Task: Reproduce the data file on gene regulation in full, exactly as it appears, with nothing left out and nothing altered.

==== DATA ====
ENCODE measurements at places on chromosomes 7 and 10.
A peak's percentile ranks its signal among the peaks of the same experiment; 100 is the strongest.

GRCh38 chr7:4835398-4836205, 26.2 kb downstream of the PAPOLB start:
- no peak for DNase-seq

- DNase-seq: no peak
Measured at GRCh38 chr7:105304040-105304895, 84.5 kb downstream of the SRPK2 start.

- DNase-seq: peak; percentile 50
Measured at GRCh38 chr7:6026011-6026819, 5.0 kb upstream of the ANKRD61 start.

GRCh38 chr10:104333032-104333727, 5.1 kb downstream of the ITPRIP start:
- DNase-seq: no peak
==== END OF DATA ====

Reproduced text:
ENCODE measurements at places on chromosomes 7 and 10.
A peak's percentile ranks its signal among the peaks of the same experiment; 100 is the strongest.

GRCh38 chr7:4835398-4836205, 26.2 kb downstream of the PAPOLB start:
- no peak for DNase-seq

- DNase-seq: no peak
Measured at GRCh38 chr7:105304040-105304895, 84.5 kb downstream of the SRPK2 start.

- DNase-seq: peak; percentile 50
Measured at GRCh38 chr7:6026011-6026819, 5.0 kb upstream of the ANKRD61 start.

GRCh38 chr10:104333032-104333727, 5.1 kb downstream of the ITPRIP start:
- DNase-seq: no peak